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1st Runner Up

 

As a young woman, I never had much respect for second place.  A win was a win and a loss was a loss. You didn’t almost win coming in second place. In my mind, you lost. Simple. But that changed in my late twenties.  It all started with my boys.

Motherhood is a momentous and rewarding undertaking for most, so what makes a woman decide not to have children? I imagine there are several reasons - all are valid. Here’s mine.

From an early age, I knew I would never give birth to a child. When all of my friends and family spoke of their future children, I vividly remember saying,  “There are a lot of children in the world. I think I will just get some that are already here." That was me at eight years old. In retrospect, it is a little odd that an eight-year-old would know her mission was not to help create life from within but to love the ones already created.

This was not a popular stance as you can imagine especially as my friends began to have children.  I celebrated their happiness. In my twenties, it didn’t bother me that I was childless even though my friends came out of college and hit the floor running, one had twins right away. But I traveled and just enjoyed being a twenty-something.

When a woman enters her thirties, the questions of why a married woman has no children get more intense and downright rude. Once when my husband and I were visiting his family. his uncle blurted out -  “When are you two going to have a baby”.  I was astonished that someone could be so insensitive.  What if I was infertile and couldn’t bear children or had suffered losses?  No matter the reason,  it wasn't the discussion to have in the middle of the family barbeque.  This would be humiliating enough if he didn’t then give my husband tips on how to successfully impregnate me. I left the barbeque.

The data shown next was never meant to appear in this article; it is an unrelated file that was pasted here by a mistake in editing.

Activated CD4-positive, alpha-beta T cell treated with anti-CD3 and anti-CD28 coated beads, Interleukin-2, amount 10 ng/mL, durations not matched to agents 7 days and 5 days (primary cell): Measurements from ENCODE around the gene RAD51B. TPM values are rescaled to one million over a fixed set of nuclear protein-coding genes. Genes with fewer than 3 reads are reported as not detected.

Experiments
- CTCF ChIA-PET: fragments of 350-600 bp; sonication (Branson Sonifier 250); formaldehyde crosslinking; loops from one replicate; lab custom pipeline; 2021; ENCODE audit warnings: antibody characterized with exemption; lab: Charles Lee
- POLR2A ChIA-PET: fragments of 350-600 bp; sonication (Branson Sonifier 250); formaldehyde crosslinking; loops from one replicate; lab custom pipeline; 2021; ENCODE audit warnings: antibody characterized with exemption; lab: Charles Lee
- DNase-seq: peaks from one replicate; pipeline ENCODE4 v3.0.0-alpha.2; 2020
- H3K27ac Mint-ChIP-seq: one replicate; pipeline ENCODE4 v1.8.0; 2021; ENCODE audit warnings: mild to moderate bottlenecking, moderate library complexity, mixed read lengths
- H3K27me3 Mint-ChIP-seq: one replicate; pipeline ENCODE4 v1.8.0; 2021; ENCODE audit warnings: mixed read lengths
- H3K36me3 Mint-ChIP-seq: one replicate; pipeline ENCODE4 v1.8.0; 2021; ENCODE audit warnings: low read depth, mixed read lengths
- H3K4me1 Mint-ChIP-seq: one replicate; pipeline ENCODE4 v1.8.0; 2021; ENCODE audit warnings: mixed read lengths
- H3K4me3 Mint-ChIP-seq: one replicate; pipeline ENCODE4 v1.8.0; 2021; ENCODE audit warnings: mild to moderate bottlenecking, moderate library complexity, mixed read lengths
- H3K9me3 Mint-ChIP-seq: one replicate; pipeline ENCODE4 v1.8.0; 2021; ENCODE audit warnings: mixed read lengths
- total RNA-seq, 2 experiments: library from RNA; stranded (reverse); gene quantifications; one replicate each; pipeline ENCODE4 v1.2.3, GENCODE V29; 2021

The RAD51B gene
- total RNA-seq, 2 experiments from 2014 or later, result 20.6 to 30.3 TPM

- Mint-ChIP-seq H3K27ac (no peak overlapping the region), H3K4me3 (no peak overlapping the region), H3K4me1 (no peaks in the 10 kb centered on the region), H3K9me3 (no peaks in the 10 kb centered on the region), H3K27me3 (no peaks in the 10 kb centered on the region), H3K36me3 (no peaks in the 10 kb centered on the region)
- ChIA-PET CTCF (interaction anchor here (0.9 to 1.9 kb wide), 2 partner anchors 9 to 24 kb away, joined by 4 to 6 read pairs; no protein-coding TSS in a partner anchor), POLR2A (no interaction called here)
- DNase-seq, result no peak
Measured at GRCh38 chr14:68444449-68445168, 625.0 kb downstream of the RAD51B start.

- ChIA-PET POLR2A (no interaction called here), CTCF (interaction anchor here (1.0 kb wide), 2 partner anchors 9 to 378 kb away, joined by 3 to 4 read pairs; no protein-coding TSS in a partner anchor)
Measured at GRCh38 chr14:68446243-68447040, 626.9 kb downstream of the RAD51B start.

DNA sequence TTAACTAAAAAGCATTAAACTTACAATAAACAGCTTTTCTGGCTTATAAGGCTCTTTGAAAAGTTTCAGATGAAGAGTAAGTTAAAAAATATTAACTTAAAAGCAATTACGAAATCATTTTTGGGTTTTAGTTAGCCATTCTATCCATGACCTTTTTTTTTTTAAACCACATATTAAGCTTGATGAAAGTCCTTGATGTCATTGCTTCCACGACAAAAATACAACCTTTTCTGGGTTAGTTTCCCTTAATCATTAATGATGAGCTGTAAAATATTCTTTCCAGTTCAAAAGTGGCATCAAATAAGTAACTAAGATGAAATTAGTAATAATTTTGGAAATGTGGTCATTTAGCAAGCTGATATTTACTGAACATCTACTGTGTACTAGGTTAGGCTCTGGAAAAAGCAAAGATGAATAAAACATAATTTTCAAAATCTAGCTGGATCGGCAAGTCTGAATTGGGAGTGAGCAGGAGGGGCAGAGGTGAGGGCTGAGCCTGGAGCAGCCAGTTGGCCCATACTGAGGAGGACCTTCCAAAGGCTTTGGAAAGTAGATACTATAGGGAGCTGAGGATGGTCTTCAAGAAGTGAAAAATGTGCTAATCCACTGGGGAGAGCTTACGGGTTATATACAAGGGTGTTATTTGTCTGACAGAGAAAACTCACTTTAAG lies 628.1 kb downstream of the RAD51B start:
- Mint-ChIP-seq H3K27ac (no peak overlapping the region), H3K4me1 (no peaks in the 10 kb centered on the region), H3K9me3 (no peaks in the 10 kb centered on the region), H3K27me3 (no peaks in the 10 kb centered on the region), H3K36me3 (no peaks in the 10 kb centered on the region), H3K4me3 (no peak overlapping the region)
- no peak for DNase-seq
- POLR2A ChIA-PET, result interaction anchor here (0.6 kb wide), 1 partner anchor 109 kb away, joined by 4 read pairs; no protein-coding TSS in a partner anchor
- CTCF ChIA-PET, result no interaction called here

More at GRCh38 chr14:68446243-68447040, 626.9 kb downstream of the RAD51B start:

I had to navigate through one tone-deaf comment to the next. One of my favorites was from a  female coworker who stated unequivocally that I didnt have children to save my figure. Ha!  The jokes on her, I have the body of a middle-aged woman.

I spent a lot of time in my 30’s exiting stage left and leaving conversations that didn’t support my wellbeing whenever the topic of childbearing surfaced. But don’t get me wrong, I didn’t shrink away like a delicate little flower,  I always left these people with some plucky retort.  My favorite was maybe we haven’t figure how babies are made yet or something along those lines. In the end, I did resent their overbearing interest in the occupancy status of my uterus.

 

It’s odd that people feel that they have a right to discuss what has or hasn’t happened in my uterus. It’s akin to strangers touching a pregnant woman’s belly without an invitation. Society assumes that all women need to have children.   I have actually had a woman say to me that “a woman is nothing if she doesn’t have a  child”. At the time, I spoke 3 languages, my husband and I were traveling the world and I had a career that I enjoyed. But since I had no biological children somehow I was disqualified as a viable adult.